For many people, food is a means to an end: I’m hungry, I eat food, I’m no longer hungry. For others, their life revolves around food. Wherever you fall on that spectrum, having an open mind about how others eat and being open to alternative ways to dealing with food will benefit everyone, including yourself.

(Image is of a ham, painted by Manet.)

P.S. In case you don’t think it is a word, here is the definition of definition of foodism, from the Oxford English Dictionary:  “A keen or exaggerated interest in food, especially in the minute details of the preparation, presentation, and consumption of food.” Therefore people who have foodism are foodists.

 

 

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12 Cafés Every History Buff Needs to Visit (a great list)

Cafe Central
If you like cafes, coffee and travelling, then this link is for you: 12 Cafés Every History Buff Needs to Visit | Travel | Smithsonian. Of the places in the article, I’ve only been to Cafe Central in Vienna and it is great. (In truth, Vienna has many great cafes. I went there years ago and enjoyed many of them. Cafe Central was one of the highlights.)

As far as bucket lists go, you could do worse than making it your aim to visit all the places listed here. 🙂

(Hat tip to @candicewalsh on twitter for sharing this link originally, and who also has a great travel blog.)

 

New recipe and food links. Because we all need more of that. :)

I clearly collect too many food links. 🙂 These are some of the better ones I have found and think worth sharing.

Image from: Slow Cooker Bread Recipe | Baked by an Introvert

The easiest of minestrone recipes is…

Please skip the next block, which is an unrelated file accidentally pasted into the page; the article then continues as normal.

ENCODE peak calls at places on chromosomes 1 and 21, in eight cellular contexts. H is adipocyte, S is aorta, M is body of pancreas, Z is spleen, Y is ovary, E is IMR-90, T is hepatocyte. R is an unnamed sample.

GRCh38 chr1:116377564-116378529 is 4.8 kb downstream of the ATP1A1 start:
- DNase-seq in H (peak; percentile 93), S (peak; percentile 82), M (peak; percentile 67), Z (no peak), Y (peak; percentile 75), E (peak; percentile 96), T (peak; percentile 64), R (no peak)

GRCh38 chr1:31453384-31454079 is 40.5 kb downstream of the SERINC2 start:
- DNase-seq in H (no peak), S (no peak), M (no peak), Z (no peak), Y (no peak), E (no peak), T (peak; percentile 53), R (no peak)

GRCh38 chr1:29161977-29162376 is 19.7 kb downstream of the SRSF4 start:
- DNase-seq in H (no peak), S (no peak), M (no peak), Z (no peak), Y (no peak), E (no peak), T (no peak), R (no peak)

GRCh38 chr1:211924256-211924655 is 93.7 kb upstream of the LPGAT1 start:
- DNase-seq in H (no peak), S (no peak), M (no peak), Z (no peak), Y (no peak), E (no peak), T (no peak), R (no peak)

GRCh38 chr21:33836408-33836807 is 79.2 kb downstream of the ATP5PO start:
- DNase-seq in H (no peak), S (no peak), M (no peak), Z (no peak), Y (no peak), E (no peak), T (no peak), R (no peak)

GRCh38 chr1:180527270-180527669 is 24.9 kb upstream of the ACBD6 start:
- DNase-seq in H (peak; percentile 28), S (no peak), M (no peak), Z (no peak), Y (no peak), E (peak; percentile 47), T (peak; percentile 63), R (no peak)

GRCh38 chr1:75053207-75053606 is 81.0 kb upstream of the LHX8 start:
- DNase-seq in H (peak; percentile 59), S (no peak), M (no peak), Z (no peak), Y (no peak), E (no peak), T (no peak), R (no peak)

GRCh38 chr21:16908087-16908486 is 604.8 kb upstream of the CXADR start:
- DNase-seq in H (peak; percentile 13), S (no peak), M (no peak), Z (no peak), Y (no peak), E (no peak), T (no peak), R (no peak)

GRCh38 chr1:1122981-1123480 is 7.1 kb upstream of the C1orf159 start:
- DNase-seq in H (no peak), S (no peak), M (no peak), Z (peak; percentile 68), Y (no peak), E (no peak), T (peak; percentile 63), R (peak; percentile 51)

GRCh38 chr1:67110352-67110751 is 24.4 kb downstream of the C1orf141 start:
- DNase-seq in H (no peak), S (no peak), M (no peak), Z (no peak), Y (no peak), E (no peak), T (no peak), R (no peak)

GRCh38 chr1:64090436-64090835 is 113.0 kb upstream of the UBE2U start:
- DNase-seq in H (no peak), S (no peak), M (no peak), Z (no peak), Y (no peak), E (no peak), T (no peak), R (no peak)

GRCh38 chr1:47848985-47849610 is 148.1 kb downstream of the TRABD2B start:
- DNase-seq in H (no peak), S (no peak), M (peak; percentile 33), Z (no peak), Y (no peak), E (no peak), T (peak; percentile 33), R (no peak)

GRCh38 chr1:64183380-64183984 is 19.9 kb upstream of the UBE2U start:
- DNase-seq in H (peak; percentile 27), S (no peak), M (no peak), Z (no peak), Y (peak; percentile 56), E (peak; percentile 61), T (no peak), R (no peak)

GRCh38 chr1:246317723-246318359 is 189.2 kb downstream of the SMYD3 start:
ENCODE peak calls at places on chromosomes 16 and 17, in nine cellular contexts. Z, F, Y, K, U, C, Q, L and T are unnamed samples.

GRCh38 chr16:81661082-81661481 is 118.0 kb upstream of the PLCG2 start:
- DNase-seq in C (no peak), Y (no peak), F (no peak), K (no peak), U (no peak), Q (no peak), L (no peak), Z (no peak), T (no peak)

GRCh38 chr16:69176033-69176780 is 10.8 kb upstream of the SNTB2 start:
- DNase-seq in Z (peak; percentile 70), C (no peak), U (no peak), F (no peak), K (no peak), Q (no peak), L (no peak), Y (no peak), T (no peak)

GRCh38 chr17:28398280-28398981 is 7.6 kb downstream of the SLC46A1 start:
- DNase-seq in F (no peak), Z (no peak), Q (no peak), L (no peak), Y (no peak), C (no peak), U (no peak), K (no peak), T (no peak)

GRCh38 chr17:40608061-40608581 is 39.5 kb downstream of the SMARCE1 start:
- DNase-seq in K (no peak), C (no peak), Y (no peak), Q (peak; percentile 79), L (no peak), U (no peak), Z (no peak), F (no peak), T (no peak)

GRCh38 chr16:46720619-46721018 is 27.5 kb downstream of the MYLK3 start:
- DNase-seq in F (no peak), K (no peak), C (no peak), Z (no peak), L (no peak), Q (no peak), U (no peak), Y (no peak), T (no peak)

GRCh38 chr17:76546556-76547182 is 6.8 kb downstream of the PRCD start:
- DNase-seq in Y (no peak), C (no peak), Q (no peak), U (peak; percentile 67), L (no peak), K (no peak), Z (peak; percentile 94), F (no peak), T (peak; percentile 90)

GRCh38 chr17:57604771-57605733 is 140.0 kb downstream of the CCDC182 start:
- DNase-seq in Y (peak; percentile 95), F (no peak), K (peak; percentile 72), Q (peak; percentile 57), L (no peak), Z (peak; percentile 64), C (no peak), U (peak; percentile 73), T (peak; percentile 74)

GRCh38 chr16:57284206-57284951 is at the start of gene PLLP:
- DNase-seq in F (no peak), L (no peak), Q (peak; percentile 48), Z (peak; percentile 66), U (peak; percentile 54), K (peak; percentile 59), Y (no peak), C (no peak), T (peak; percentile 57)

.. this: Minestrone Soup Recipe – Bon Appétit Recipe | Bon Appetit.

Purests would argue it isn’t minestrone at all. Let’s say it is in the style of a good minestrone, and it opens you up to make it with whatever you have and whatever you feel like.

This recipe calls for Sambal Oelek. If you don’t have it, but you have sriracha or chili-garlic sauce, then you are in business. (For a good run down on how each of those three sauces differ, see this.)

Enjoy!

A reminder: Soylent? Still terrible

Why? According to the LA Times, “Liquid meal maker Soylent is stopping sales of its flagship powder, warning that a handful of customers reported stomach sickness after consuming it.” This after recently having problems with their food bar causing people to become ill. So far, their blended liquid drink is not having an ill effects on people. Though, honestly, if a company keeps making food products that make you ill, why are trusting anything that comes from them.

Why people digest this stuff when simple foods are easy to eat is beyond me.  Even Boost or any existing meal supplement products seem to be better.

For more on the story, see: Soylent halts sales of its powder as customers keep getting sick – LA Times

Food! Recipes! Techniques! :)

I read an awful lot about food on my iPad and my iPhone, and as I do, I save the links on Instapaper.com or getPocket.com. You might not believe it, but I don’t blog all of them. The ones I do post, like the ones you see below, are ones I think people who love to cook or love to eat (or both!) would enjoy. So…enjoy! 🙂